Plaintiffs' claims alleging fraud and violations of the MCPA are subject to the heightened pleading standard of Rule 9(b). See Harrison , 176 F.3d at 783-84; Dwoskin v. Bank of Am., N.A. , 850 F.Supp.2d 557, 569 (D.Md. 2012). Rule 9(b) provides that, "in alleging a fraud or mistake, a party must state with particularity the circumstances constituting the fraud or mistake. Malice, intent, knowledge, and other conditions of a person's mind may be alleged generally." Such allegations typically "include the time, place and contents of the false representation, as well as the identity of the person making the misrepresentation and what [was] obtained thereby.'" Superior Bank, F.S.B. v. Tandem Nat'l Mortg., Inc. , 197 F.Supp.2d 298, 313-14 (D.Md. 2000) ( quoting Windsor Assocs., Inc. v. Greenfeld , 564 F.Supp. 273, 280 (D.Md. 1983)). In cases involving concealment or omission of material facts, however, meeting Rule 9(b)'s particularity requirement will likely take a different form. See Shaw v. Brown & Williamson Tobacco Corp. , 973 F.Supp. 539, 552 (D.Md. 1997) (recognizing that an omission likely "cannot be described in terms of the time, place, and contents of the misrepresentation or the identity of the person making the misrepresentation" (internal quotations omitted)). The purposes of Rule 9(b) are to provide the defendant with sufficient notice of the basis for the plaintiff's claim; to protect the defendant against frivolous suits; to eliminate fraud actions where all of the facts are learned only after discovery; and to safeguard the defendant's reputation. See Harrison , 176 F.3d at 784.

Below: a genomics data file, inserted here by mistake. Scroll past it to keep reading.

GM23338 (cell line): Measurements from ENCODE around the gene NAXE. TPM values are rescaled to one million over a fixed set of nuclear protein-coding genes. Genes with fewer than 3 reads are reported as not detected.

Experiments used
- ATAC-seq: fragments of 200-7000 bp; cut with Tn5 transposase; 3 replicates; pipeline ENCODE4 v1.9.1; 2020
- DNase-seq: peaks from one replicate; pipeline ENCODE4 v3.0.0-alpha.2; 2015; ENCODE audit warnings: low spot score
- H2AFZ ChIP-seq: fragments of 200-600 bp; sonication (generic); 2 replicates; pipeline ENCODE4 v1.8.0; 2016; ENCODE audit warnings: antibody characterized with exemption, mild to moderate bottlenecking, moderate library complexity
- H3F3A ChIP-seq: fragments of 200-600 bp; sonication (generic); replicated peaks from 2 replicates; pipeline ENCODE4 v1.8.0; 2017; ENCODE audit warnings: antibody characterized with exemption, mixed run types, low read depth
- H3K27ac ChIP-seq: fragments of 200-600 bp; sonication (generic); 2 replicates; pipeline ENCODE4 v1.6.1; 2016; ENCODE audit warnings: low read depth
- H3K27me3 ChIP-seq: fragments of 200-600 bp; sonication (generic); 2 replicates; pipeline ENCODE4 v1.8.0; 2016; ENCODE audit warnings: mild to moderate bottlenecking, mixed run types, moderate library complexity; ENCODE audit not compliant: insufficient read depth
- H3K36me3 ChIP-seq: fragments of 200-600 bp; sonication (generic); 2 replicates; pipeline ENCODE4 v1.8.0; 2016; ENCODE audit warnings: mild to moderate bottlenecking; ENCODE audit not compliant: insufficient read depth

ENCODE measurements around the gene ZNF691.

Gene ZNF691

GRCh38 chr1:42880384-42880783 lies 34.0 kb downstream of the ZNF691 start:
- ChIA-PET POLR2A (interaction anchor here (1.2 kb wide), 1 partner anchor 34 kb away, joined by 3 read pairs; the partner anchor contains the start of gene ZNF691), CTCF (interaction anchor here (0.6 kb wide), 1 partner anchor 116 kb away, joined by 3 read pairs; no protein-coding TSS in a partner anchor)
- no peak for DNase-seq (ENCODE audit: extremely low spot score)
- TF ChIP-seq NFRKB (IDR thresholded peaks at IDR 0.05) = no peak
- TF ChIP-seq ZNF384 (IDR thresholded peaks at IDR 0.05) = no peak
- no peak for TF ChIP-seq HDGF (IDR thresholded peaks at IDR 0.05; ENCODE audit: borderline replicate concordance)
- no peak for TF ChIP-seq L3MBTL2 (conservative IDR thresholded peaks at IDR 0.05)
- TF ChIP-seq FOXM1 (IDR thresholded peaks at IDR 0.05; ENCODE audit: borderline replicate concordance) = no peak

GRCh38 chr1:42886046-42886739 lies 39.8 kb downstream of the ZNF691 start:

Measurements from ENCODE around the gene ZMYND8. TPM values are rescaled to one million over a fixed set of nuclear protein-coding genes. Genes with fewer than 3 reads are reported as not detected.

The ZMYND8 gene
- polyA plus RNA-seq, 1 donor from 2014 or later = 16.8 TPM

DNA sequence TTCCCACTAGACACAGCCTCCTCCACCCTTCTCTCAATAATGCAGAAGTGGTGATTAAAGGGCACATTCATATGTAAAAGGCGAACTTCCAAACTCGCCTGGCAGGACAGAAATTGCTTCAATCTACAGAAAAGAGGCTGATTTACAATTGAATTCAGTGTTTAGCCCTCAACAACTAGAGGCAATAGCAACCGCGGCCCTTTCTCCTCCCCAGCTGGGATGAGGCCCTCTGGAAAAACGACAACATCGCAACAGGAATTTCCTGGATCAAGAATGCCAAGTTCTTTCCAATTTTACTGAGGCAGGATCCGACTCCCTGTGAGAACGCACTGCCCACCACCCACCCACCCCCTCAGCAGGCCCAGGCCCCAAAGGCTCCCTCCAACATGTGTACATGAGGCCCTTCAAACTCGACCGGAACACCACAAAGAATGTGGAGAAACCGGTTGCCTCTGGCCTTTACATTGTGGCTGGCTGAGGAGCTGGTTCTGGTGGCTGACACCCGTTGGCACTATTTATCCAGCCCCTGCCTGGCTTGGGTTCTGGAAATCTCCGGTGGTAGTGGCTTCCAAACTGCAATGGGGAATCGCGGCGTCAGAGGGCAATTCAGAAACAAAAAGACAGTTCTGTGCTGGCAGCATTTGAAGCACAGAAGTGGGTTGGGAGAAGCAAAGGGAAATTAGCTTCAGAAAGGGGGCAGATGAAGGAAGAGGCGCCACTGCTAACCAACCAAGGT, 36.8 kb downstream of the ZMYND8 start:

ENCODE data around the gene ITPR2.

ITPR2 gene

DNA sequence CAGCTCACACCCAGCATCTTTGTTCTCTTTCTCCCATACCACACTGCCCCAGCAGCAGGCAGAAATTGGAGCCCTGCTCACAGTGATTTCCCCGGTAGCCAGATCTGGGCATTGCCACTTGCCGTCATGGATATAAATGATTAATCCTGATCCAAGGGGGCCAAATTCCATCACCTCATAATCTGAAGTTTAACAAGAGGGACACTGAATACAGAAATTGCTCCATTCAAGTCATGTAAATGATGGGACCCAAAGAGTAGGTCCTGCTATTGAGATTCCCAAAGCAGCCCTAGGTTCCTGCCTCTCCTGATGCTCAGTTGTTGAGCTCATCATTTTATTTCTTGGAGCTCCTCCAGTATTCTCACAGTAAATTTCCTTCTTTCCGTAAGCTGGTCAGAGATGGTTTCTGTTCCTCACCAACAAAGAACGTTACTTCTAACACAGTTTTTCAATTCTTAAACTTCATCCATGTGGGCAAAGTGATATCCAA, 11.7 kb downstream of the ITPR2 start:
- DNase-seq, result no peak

III. MCPA (Count I) and Common Law Fraud (Count II)

The MCPA prohibits "unfair or deceptive trade practices." Md. Code Ann., Com. Law, § 13-301. The MCPA proscribes fourteen categories of unfair or deceptive practices, including "any... [f]alse... or misleading oral or written statement, visual description, or other representation of any kind which has the capacity, tendency, or effect of deceiving or misleading consumers" and "any... [f]ailure to state a material fact if the failure deceives or tends to deceive."[3] Similarly, to bring a common law fraud claim in Maryland, the plaintiff must show:

(1) that the defendant made a false representation; (2) that its falsity was either known to the defendant, or the misrepresentation was made with such reckless indifference to the truth as to be equivalent to actual knowledge; (3) that it was made for the purpose of defrauding the person claiming to be injured thereby; (4) that such person not only relied upon the misrepresentation, but had a right to rely upon it in the full belief of its truth, and would not have done the thing from which the injury had resulted had not such misrepresentation been made; and (5) that such person actually suffered damage directly resulting from such fraudulent misrepresentation.